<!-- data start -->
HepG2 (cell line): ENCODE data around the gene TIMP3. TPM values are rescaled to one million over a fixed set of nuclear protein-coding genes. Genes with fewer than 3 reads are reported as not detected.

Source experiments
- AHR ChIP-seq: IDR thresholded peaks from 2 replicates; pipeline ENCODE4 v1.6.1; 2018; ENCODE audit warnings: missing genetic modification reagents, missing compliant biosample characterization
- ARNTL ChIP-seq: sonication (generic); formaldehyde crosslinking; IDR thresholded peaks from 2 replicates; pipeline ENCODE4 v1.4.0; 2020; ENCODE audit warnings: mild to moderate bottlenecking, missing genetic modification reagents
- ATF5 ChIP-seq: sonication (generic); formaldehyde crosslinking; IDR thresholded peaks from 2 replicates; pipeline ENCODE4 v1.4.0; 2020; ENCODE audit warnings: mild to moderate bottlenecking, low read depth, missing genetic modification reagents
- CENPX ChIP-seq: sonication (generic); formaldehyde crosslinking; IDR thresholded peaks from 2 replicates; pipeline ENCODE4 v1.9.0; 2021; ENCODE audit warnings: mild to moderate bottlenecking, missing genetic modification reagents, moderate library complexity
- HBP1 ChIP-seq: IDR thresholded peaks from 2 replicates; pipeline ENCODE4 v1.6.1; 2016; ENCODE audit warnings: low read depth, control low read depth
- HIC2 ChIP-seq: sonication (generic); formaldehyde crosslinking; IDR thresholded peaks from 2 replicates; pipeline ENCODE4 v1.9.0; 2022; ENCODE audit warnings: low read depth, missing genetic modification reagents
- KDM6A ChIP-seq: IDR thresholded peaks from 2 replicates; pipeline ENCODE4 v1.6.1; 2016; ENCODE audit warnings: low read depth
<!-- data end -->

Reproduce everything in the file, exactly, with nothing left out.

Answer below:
HepG2 (cell line): ENCODE data around the gene TIMP3. TPM values are rescaled to one million over a fixed set of nuclear protein-coding genes. Genes with fewer than 3 reads are reported as not detected.

Source experiments
- AHR ChIP-seq: IDR thresholded peaks from 2 replicates; pipeline ENCODE4 v1.6.1; 2018; ENCODE audit warnings: missing genetic modification reagents, missing compliant biosample characterization
- ARNTL ChIP-seq: sonication (generic); formaldehyde crosslinking; IDR thresholded peaks from 2 replicates; pipeline ENCODE4 v1.4.0; 2020; ENCODE audit warnings: mild to moderate bottlenecking, missing genetic modification reagents
- ATF5 ChIP-seq: sonication (generic); formaldehyde crosslinking; IDR thresholded peaks from 2 replicates; pipeline ENCODE4 v1.4.0; 2020; ENCODE audit warnings: mild to moderate bottlenecking, low read depth, missing genetic modification reagents
- CENPX ChIP-seq: sonication (generic); formaldehyde crosslinking; IDR thresholded peaks from 2 replicates; pipeline ENCODE4 v1.9.0; 2021; ENCODE audit warnings: mild to moderate bottlenecking, missing genetic modification reagents, moderate library complexity
- HBP1 ChIP-seq: IDR thresholded peaks from 2 replicates; pipeline ENCODE4 v1.6.1; 2016; ENCODE audit warnings: low read depth, control low read depth
- HIC2 ChIP-seq: sonication (generic); formaldehyde crosslinking; IDR thresholded peaks from 2 replicates; pipeline ENCODE4 v1.9.0; 2022; ENCODE audit warnings: low read depth, missing genetic modification reagents
- KDM6A ChIP-seq: IDR thresholded peaks from 2 replicates; pipeline ENCODE4 v1.6.1; 2016; ENCODE audit warnings: low read depth